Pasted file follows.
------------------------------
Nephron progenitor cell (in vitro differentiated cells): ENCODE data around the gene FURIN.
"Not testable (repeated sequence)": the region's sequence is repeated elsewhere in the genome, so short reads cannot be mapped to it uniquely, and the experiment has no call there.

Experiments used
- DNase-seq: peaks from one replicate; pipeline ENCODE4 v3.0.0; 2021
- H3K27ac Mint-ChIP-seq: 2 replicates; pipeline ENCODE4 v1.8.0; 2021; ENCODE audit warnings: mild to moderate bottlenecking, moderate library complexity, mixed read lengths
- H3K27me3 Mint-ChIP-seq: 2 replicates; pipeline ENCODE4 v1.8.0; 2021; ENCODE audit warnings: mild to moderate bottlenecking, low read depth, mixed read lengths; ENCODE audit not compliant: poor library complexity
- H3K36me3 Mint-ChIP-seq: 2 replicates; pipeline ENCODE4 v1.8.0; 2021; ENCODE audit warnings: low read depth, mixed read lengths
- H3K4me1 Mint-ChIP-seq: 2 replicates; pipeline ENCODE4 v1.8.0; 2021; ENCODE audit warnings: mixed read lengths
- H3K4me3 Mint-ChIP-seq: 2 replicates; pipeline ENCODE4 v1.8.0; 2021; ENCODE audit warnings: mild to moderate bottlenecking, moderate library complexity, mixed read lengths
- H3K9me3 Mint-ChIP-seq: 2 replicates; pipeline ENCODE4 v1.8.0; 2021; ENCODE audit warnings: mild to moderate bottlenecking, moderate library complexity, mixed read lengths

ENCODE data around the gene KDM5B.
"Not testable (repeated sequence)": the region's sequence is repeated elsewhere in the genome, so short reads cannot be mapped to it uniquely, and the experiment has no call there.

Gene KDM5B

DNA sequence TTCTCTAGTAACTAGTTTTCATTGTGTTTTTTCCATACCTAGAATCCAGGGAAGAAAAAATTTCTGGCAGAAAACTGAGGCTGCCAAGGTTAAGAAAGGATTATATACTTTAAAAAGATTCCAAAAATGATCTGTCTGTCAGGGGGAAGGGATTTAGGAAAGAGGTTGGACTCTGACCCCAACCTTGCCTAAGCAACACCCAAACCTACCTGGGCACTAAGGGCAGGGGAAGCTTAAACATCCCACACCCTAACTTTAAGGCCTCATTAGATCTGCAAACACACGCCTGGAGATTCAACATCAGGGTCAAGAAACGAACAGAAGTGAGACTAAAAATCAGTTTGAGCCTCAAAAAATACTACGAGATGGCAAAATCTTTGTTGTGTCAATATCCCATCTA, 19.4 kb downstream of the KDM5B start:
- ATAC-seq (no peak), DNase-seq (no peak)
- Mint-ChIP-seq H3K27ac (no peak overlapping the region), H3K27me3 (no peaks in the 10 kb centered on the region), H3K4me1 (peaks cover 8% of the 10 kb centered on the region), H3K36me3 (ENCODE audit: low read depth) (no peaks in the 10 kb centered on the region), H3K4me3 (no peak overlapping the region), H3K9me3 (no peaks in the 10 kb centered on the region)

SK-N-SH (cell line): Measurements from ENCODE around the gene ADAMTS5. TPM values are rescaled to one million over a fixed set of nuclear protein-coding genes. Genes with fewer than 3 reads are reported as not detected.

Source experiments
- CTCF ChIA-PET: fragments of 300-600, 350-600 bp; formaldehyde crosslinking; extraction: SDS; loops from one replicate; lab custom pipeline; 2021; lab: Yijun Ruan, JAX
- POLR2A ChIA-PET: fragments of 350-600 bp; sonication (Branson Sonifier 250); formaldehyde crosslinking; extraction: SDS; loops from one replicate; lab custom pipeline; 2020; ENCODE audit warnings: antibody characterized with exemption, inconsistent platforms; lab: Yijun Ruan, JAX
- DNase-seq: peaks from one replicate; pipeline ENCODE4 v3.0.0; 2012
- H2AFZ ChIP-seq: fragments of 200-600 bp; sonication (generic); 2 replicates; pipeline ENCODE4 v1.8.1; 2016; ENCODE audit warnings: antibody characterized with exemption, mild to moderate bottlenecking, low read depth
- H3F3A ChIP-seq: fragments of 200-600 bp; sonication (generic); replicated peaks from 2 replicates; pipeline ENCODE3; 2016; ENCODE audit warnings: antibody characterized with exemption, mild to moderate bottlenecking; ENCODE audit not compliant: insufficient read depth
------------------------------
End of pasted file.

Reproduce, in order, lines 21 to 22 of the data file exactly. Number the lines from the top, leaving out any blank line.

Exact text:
- DNase-seq: peaks from one replicate; pipeline ENCODE4 v3.0.0; 2012
- H2AFZ ChIP-seq: fragments of 200-600 bp; sonication (generic); 2 replicates; pipeline ENCODE4 v1.8.1; 2016; ENCODE audit warnings: antibody characterized with exemption, mild to moderate bottlenecking, low read depth